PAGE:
[rust-dev] How to write Generic traits for enums

Aravinda VK hallimanearavind at gmail.com
Tue Jul 22 09:07:18 PDT 2014


Hi Felix,

Thanks a lot for the detailed explanation.


On Tue, Jul 22, 2014 at 7:08 PM, Felix S. Klock II <pnkfelix at mozilla.com>
wrote:

> Aravinda (cc’ing rust-dev)-
>
> It seems like you are trying to program in Rust as if it were a
> dynamically-typed language, or one with runtime-type reflection (i.e. like
> Java).  At least, that is my best guess at where your misunderstanding lies.
>
> All functions in Rust, even generic ones, need to have their types
> resolved at compile-time.  A generic function can have different concrete
> types substituted in for its type parameters at different call-sites, but
> in the end, a particular call-site needs to resolve to a single type at
> compile-time; the type cannot be left for later resolution at program
> runtime.
>
> In a signature like your:
>
>     fn get_value(settings:HashMap<String, MyTypes>, key: &'static str) ->
> T;
>
> the particular instance of `MyTypes` that is returned will depend on which
> `key` is passed in; therefore, the `T` above could only be dynamically
> determined based on the runtime computation.  It inherently cannot be
> resolved at compile-time, and therefore it is not statically typed.
>
> ----
>
> Rust is not alone in offering this kind of generic types; many programming
> languages use a similar logic for determining types at compile time.  It
> just gets fuzzy if one is used to languages that maintain types at runtime
> and do not enforce restrictions like the one I outlined above.
>
> These type systems are often said to offer “parametric polymorphism”; I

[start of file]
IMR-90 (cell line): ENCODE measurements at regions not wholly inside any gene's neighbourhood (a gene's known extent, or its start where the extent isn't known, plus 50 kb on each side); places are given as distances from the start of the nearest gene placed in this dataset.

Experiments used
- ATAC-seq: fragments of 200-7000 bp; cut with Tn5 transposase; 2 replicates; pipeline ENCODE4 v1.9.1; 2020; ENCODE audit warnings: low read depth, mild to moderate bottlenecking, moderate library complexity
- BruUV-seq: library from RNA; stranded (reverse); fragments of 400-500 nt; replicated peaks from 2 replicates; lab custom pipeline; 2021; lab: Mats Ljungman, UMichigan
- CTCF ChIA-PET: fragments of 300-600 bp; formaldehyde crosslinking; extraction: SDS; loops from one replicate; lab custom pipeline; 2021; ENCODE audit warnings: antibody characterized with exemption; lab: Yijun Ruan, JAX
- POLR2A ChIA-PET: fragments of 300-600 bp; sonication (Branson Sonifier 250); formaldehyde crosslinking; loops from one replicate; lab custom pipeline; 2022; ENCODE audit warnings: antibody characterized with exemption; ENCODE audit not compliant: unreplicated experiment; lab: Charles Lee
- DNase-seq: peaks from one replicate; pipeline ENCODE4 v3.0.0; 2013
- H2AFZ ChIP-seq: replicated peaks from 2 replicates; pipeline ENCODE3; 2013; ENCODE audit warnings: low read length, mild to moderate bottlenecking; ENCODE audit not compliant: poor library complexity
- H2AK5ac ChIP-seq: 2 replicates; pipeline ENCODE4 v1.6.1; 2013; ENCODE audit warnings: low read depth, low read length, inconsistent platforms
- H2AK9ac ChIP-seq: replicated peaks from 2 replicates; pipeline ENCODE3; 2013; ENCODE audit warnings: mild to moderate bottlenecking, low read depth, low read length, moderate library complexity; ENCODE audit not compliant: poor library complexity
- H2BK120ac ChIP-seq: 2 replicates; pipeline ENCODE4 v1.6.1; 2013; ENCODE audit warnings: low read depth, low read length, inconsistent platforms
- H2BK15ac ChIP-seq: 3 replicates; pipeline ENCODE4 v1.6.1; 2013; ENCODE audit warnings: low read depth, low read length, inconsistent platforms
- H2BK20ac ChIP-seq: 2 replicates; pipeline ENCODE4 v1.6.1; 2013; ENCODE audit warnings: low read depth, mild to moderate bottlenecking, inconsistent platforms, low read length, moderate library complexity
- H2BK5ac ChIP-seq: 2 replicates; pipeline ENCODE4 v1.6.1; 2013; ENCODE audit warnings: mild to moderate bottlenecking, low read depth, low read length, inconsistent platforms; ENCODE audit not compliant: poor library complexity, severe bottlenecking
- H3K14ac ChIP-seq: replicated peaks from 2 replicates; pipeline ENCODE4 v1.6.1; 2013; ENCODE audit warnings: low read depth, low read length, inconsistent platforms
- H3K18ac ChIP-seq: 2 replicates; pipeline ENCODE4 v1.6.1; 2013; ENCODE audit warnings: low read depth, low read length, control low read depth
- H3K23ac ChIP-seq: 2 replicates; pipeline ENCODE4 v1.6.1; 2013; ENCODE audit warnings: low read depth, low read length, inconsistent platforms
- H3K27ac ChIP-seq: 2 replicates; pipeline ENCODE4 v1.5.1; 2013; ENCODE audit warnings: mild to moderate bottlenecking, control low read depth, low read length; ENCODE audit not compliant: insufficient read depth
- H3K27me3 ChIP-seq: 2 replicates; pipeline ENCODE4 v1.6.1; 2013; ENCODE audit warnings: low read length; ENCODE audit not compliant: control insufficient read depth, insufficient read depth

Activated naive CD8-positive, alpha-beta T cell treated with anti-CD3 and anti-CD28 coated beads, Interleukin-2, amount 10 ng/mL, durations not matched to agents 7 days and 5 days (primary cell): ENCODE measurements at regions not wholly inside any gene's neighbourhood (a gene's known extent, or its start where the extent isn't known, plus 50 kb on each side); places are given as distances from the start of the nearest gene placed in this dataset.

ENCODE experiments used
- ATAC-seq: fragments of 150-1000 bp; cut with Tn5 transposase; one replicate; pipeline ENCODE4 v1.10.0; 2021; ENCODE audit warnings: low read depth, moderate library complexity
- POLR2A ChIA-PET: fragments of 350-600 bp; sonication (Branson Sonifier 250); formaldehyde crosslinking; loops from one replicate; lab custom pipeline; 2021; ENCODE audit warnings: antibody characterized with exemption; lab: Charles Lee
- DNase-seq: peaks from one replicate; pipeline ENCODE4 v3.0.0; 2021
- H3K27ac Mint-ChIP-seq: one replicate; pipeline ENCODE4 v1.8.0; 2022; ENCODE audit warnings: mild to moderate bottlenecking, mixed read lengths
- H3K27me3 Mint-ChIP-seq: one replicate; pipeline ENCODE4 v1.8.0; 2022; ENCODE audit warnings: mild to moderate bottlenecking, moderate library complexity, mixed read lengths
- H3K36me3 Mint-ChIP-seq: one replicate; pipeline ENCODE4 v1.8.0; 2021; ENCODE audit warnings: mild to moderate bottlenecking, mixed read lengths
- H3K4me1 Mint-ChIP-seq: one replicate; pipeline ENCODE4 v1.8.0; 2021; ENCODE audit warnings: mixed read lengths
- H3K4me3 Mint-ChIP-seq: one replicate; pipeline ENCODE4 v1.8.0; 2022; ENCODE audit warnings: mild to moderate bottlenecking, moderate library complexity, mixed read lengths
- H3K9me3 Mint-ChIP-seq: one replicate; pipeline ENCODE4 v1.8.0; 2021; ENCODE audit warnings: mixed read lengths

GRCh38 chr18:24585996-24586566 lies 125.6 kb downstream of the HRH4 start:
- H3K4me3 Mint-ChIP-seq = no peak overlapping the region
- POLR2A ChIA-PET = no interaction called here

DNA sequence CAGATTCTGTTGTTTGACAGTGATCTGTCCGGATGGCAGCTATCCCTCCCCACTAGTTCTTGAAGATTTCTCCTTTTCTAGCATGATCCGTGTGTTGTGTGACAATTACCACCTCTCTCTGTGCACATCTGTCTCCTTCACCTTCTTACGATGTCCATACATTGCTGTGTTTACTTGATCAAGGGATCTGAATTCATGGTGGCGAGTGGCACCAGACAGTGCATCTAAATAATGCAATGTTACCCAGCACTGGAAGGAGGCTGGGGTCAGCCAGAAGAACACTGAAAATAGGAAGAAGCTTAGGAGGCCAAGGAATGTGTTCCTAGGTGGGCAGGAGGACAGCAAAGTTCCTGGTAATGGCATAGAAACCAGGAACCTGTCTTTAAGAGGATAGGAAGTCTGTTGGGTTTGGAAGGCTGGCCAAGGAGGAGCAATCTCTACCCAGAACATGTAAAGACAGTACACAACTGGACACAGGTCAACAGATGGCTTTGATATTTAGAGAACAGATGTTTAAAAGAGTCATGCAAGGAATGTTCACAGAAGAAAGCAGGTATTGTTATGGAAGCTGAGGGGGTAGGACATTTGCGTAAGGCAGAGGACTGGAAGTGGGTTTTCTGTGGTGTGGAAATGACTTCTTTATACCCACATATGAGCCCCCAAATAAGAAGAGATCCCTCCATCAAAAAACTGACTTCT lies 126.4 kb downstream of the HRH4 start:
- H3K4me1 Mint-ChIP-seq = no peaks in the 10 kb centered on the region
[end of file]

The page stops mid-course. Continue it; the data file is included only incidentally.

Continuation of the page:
> mention that solely to give you some guidance for a term to search for when
> goggling this subject.  (Though I will say up front that a lot of the
> results you get on this topic can be very academic and language
> research-oriented.)
>
> Here is a tutorial that may help you get a handle on the concepts here:
>
>   http://lucacardelli.name/Papers/BasicTypechecking.pdf
>
> (Yes, it is from 1987.  I think that is why it probably one of the better
> descriptions I was able to find quickly: At that time, these ideas were not
> as widely popularized as they were today, so Cardelli took his time
> explaining the notions and assumed little about the audience.)
>
> rust-dev members: If others know of freely available introductions to this
> topic, I’m all ears; I just didn’t see any obvious winners in my searches.
>
> Cheers,
> -Felix
>
>
> On 22 Jul 2014, at 14:24, Aravinda VK <hallimanearavind at gmail.com> wrote:
>
> Sorry for the incomplete mail.
>
> What I wanted is,
> get_value(MyStr("Rust".to_str())) returns String,
> get_value(MyBool(true)) returns bool and,
> get_value(MyInt(100)) returns int
>
> I was trying to store generic value in hashmap, as in the example below,
>
> use std::collections::hashmap::HashMap;
>
> #[deriving(Show)]
> enum MyTypes{
>     MyBool(bool),
>     MyStr(String),
>     MyInt(int)
> }
>
> fn main(){
>     let mut settings:HashMap<String, MyTypes> = HashMap::new();
>
>     settings.insert("port".to_str(), MyInt(8000));
>     settings.insert("name".to_str(), MyStr("Rust".to_str()));
>     settings.insert("enabled".to_str(), MyBool(true));
>
>     println!("{}", settings);
> }
>
> So to get the value out of hashmap, I need a generic function which checks
> the respective type and returns value. Some thing like
>
> fn get_value(settings:HashMap<String, MyTypes>, key: &'static str) -> T{
>     match settings.get(&key) {
>         MyBool(x) => x,
>         MyStr(x) => x,
>         MyInt(x) => x
>     }
> }
>
> But I don't know how to make this work.